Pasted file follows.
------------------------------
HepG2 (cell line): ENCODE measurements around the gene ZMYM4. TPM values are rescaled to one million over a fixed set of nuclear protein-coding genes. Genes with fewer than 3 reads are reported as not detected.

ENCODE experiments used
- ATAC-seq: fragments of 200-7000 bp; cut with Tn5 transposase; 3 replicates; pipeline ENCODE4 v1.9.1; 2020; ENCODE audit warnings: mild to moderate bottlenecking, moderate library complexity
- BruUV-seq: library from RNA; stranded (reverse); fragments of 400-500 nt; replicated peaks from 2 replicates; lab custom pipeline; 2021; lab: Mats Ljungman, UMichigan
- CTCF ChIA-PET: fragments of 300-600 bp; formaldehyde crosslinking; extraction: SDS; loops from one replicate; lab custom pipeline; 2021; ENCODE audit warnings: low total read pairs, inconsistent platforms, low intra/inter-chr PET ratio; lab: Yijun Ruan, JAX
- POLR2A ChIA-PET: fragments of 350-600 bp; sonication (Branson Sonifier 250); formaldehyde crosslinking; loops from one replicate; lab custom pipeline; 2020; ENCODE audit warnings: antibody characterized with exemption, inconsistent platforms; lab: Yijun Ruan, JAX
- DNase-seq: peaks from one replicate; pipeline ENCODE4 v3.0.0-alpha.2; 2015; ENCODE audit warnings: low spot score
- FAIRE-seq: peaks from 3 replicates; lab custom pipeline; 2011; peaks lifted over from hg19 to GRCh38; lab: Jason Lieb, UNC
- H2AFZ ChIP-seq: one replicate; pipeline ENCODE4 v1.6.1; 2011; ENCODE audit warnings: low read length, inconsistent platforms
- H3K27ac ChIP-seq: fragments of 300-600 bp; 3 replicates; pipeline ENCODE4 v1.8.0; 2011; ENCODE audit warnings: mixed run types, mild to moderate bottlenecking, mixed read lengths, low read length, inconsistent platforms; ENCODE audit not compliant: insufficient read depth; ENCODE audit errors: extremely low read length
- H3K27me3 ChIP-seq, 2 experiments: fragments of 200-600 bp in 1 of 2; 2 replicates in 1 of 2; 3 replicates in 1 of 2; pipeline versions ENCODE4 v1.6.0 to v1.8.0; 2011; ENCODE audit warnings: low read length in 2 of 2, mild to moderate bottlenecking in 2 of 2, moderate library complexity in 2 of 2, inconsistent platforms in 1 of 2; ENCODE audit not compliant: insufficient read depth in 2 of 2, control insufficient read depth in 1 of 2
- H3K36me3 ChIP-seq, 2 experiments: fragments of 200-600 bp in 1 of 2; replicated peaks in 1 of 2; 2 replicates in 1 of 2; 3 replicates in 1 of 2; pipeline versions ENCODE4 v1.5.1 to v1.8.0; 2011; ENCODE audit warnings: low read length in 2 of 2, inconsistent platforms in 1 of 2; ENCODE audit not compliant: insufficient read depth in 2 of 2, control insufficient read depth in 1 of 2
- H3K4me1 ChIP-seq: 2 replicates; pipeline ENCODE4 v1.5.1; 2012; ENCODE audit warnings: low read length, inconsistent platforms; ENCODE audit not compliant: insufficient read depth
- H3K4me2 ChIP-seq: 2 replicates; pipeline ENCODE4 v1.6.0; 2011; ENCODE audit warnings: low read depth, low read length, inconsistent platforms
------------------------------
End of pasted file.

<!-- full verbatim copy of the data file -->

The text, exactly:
HepG2 (cell line): ENCODE measurements around the gene ZMYM4. TPM values are rescaled to one million over a fixed set of nuclear protein-coding genes. Genes with fewer than 3 reads are reported as not detected.

ENCODE experiments used
- ATAC-seq: fragments of 200-7000 bp; cut with Tn5 transposase; 3 replicates; pipeline ENCODE4 v1.9.1; 2020; ENCODE audit warnings: mild to moderate bottlenecking, moderate library complexity
- BruUV-seq: library from RNA; stranded (reverse); fragments of 400-500 nt; replicated peaks from 2 replicates; lab custom pipeline; 2021; lab: Mats Ljungman, UMichigan
- CTCF ChIA-PET: fragments of 300-600 bp; formaldehyde crosslinking; extraction: SDS; loops from one replicate; lab custom pipeline; 2021; ENCODE audit warnings: low total read pairs, inconsistent platforms, low intra/inter-chr PET ratio; lab: Yijun Ruan, JAX
- POLR2A ChIA-PET: fragments of 350-600 bp; sonication (Branson Sonifier 250); formaldehyde crosslinking; loops from one replicate; lab custom pipeline; 2020; ENCODE audit warnings: antibody characterized with exemption, inconsistent platforms; lab: Yijun Ruan, JAX
- DNase-seq: peaks from one replicate; pipeline ENCODE4 v3.0.0-alpha.2; 2015; ENCODE audit warnings: low spot score
- FAIRE-seq: peaks from 3 replicates; lab custom pipeline; 2011; peaks lifted over from hg19 to GRCh38; lab: Jason Lieb, UNC
- H2AFZ ChIP-seq: one replicate; pipeline ENCODE4 v1.6.1; 2011; ENCODE audit warnings: low read length, inconsistent platforms
- H3K27ac ChIP-seq: fragments of 300-600 bp; 3 replicates; pipeline ENCODE4 v1.8.0; 2011; ENCODE audit warnings: mixed run types, mild to moderate bottlenecking, mixed read lengths, low read length, inconsistent platforms; ENCODE audit not compliant: insufficient read depth; ENCODE audit errors: extremely low read length
- H3K27me3 ChIP-seq, 2 experiments: fragments of 200-600 bp in 1 of 2; 2 replicates in 1 of 2; 3 replicates in 1 of 2; pipeline versions ENCODE4 v1.6.0 to v1.8.0; 2011; ENCODE audit warnings: low read length in 2 of 2, mild to moderate bottlenecking in 2 of 2, moderate library complexity in 2 of 2, inconsistent platforms in 1 of 2; ENCODE audit not compliant: insufficient read depth in 2 of 2, control insufficient read depth in 1 of 2
- H3K36me3 ChIP-seq, 2 experiments: fragments of 200-600 bp in 1 of 2; replicated peaks in 1 of 2; 2 replicates in 1 of 2; 3 replicates in 1 of 2; pipeline versions ENCODE4 v1.5.1 to v1.8.0; 2011; ENCODE audit warnings: low read length in 2 of 2, inconsistent platforms in 1 of 2; ENCODE audit not compliant: insufficient read depth in 2 of 2, control insufficient read depth in 1 of 2
- H3K4me1 ChIP-seq: 2 replicates; pipeline ENCODE4 v1.5.1; 2012; ENCODE audit warnings: low read length, inconsistent platforms; ENCODE audit not compliant: insufficient read depth
- H3K4me2 ChIP-seq: 2 replicates; pipeline ENCODE4 v1.6.0; 2011; ENCODE audit warnings: low read depth, low read length, inconsistent platforms